As late as 1958, PM Soderberg took pains to dispel the myth of telegony ("Pedigree Cats: Their Varieties, Breeding and Exhibition"): "Unfortunately, in the now distant past a large number of queens were destroyed because telegony was accepted as a fact instead of being, as is actually the case, sheer nonsense. Despite the stupidity of the belief, even now from time to time the same old story is brought out for the acceptance of the ignorant. Fortunately, the vast majority of breeders, however, now know that there is no truth in this myth. When a queen has been mated and kittens have resulted, the very act of giving birth removes from the body of the female all trace of her association with the particular male which by choice of selection happened, or even by accident happened, to be the father of her progeny. The male can only influence kittens resulting from the sperms which he emits, and those which are not actually used for the fertilization of the ova very quickly die. It has been stated on more than one occasion that sperms can remain alive for as long as seventeen days in the body of the female, but even if this is the case, it means that there will be none left even three weeks after the last mating has taken place. Thus, as the period of gestation is nearly three times as long as this, there can be no possibility that any sperms will be alive to affect any future litter of kittens. The absorption of seminal fluid may have certain other physical effects on the female, but this is entirely another matter. Telegony must be regarded as just one of those old wives’ tales which seem to continue their existence just because they are so ridiculous and lacking in any scientific basis."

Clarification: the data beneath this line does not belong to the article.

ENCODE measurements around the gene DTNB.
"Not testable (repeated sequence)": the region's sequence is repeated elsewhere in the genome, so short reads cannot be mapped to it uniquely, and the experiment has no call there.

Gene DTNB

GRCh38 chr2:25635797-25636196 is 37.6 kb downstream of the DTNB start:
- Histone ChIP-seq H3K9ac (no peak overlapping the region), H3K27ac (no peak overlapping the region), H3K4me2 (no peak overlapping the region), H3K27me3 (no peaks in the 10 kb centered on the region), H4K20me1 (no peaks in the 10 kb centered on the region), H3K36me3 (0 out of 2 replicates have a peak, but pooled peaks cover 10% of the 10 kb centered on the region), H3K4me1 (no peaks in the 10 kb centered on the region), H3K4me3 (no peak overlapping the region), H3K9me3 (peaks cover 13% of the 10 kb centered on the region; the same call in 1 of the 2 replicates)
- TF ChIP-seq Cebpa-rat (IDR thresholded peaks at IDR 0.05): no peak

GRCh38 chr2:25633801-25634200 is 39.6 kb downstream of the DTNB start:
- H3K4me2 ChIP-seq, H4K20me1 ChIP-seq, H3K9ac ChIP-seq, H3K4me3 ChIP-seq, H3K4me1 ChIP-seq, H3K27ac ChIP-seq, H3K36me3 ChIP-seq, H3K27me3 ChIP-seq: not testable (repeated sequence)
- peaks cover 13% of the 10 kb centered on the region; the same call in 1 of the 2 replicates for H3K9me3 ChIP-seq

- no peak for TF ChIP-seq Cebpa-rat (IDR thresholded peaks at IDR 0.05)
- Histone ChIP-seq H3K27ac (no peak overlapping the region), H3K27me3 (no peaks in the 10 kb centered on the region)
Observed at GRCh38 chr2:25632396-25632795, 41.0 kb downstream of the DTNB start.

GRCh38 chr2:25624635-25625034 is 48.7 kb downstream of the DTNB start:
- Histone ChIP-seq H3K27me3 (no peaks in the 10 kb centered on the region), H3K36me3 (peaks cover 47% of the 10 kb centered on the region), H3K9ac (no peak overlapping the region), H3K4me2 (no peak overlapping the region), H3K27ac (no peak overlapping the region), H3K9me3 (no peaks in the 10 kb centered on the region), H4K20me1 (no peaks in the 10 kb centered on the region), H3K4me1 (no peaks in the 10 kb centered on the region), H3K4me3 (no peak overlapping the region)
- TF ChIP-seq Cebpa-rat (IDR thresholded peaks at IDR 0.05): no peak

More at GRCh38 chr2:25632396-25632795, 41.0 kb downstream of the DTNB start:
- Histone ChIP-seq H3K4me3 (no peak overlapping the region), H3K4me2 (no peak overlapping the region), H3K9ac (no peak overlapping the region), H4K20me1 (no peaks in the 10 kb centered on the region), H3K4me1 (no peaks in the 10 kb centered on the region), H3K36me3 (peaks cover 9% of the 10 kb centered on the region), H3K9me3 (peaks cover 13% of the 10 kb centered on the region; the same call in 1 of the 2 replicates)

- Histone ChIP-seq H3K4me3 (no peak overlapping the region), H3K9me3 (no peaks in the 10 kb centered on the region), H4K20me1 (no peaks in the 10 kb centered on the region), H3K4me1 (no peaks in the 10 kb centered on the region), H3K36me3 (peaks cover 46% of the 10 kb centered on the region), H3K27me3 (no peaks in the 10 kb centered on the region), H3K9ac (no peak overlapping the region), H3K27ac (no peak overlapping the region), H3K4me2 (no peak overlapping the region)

In 1955, Albert C Jude had published the first detailed volume on cat genetics. He also contributed a detailed section on "Scientific Breeding" to PM Soderberg's "Pedigree Cats: Their Varieties, Breeding and Exhibition" (1958). Much of these were given over to explaining the roles of eggs, sperm, gamets, zygotes and chromosomes and basic Mendelian inheritance. The concepts of dominant, recessive and epistatic genes and of homozygous and heterozygous cats are familiar to modern cat breeders, but were quite revolutionary to Jude's audience (if you are unfamiliar with these concepts/terms, there are plenty of websites that give a beginner's guide to genetics). Inbreeding, line-breeding and hybridisation were more familiar, but not the reasons why or how such practices worked or failed.
Jude wrote that in its simplest sense, "breeding" meant sexual reproduction and survival of those progeny most capable of perpetuating the species. In the hands of the animal fancier, "breeding" meant selecting parents whose offspring will satisfy the aesthetic outlook and whose colour and form comply with a predetermined breed standard. "Breeding" was hence both an art and a science and the more a breeder realized and understood the science, the more intelligent would be the choices and the more successful and satisfactory the outcome. Not all breeders embraced the new science of heredity, some older or established breeders clung to old beliefs.